# 1 decimal exponent notation for big/small numbers
                        else (
                            'd' if sigs[i] <= 0 \
                            # integer if uncertainty >= 10
                            else '.{}f'.format(sigs[i])),
                    ws = ' ' if ws in [True, ' '] else ''
                    )
                 ).format(
                    names[i],
                    round(vals[i], sigs[i]),
                    round(uncs[i], sigs[i])
                    # round to allow non-decimal significances
                 )
             )

        except (TypeError, ValueError, OverflowError) as e:
            print('{} value is invalid'.format(uncs[i]))
            print(e)
            continue
    # to do: a repr method to get numbers well represented
    # instead of this whole mess
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  • \$\begingroup\$ What does "(123.456789, 0.012345) should be a representation of (123.456, 0.012)" mean? Is either tuple a decimal with its uncertainty? If so, which one, and what is the other tuple? \$\endgroup\$
    – l0b0
    Jan 3, 2019 at 8:22
  • \$\begingroup\$ @l0b0 sorry, I meant "converted to representation of"; edited. Either way, both of them are pairs of numbers, not necessarily tuples. The program takes a list of measurements a list of their uncertainties, that's why the inputs are lists instead of single elements. Also, the function is was originally intended to be private since it's a minor part of a much bigger function/algorithm. I'm working on a solution via class, however. I'll probably post it in another post since it's completely different? I don't know, I'm new to this site and haven't really taken the time to read the whole faq. \$\endgroup\$
    – mariogarcc
    Jan 3, 2019 at 17:05

1 Answer 1

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Some suggestions:

  • Rather than explaining parameters in comments, simply name the variables so that the comments become unnecessary. A signature of def format_uncertain_values(names, values, uncertainties, significant_digits=2, format='pm', word_separated=False) should do it.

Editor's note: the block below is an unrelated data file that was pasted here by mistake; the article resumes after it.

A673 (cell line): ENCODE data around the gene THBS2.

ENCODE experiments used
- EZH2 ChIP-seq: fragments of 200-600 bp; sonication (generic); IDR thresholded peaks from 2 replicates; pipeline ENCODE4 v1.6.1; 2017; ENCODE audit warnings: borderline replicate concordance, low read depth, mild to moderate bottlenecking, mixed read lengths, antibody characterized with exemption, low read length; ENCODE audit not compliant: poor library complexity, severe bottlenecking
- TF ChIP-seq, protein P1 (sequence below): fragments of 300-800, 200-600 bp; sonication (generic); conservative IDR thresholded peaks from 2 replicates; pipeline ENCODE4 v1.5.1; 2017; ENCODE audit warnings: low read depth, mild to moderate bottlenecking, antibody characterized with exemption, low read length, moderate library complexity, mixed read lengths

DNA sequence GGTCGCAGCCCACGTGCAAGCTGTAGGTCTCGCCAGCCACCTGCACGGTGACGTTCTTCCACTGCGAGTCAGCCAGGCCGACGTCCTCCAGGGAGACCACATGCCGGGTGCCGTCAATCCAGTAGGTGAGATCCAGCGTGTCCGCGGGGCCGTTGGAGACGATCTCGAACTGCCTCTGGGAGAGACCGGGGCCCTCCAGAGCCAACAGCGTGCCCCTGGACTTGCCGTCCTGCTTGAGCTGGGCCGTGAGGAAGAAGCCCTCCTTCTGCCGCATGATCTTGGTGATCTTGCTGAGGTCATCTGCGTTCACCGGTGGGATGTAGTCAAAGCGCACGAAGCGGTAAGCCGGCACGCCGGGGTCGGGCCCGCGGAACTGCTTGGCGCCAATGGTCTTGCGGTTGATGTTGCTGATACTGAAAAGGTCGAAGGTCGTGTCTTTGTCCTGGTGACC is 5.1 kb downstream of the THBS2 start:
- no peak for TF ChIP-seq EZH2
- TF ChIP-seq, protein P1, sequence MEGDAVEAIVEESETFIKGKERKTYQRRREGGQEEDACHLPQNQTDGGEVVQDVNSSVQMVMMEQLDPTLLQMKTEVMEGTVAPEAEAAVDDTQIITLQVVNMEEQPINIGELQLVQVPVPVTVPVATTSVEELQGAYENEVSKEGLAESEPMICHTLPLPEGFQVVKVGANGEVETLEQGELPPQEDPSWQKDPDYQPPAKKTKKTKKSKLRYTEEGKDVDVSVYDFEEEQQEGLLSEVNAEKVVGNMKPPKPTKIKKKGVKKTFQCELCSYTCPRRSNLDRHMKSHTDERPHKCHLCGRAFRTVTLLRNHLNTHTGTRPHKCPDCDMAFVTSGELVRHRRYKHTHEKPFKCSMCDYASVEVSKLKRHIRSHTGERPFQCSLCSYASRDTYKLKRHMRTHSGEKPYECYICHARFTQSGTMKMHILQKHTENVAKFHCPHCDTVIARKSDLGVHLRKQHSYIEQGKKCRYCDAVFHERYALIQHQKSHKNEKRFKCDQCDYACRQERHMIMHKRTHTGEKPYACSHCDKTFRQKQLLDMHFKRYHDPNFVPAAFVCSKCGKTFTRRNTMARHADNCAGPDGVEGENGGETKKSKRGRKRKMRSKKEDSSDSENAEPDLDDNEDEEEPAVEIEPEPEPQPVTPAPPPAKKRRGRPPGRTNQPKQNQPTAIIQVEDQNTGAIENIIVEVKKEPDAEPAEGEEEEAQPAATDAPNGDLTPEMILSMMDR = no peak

• There are three distinct sections to your method, which should probably be separate methods.
  • This code is a great candidate for type hints. Declare types using for example names: typing.List[str] and validate them using the mypy command line tool (be sure to look into the MyPy options, because the default configuration is very lax). This will highlight at least one implementation issue: ws is treated as either a boolean or a string, but
    • boolean arguments are a code smell (1, 2) and
    • making it a string (possibly defaulting it to the empty string) would remove the need for the ws = ' ' if … line.
  • The code would be much simpler if it simply took a single name, value and uncertainty. Then the user
    • avoids having to wrap everything in lists to format a single variable and
    • can still trivially loop over their values to print all of them.
  • Send the code through at least one linter such as flake8 or pycodestyle until it passes all the tests. Then your code will be much more idiomatic, and therefore easier to read and maintain for people familiar with Python.
  • Default arguments are IMO a code smell. They should only really be used if it is completely obvious what the default is, even for someone who only reads the body of the method.
  • The format names are magic strings, and as such should be either constants or enums.
  • The format synonyms such as ['fancy', 'pms'] feel like over-engineering. If you're the only user for now, why make your code more complicated than it needs to be?
  • The method should return rather than print() the result (see above about handling only a single variable at a time) so that it can be reused by other code. It would be trivial to add a wrapper like def main() to print() it.
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    \$\begingroup\$ Why are boolean arguments a code smell? I see them used frequently in libraries such as scipy, pandas, etc. \$\endgroup\$
    – mariogarcc
    Jan 3, 2019 at 17:14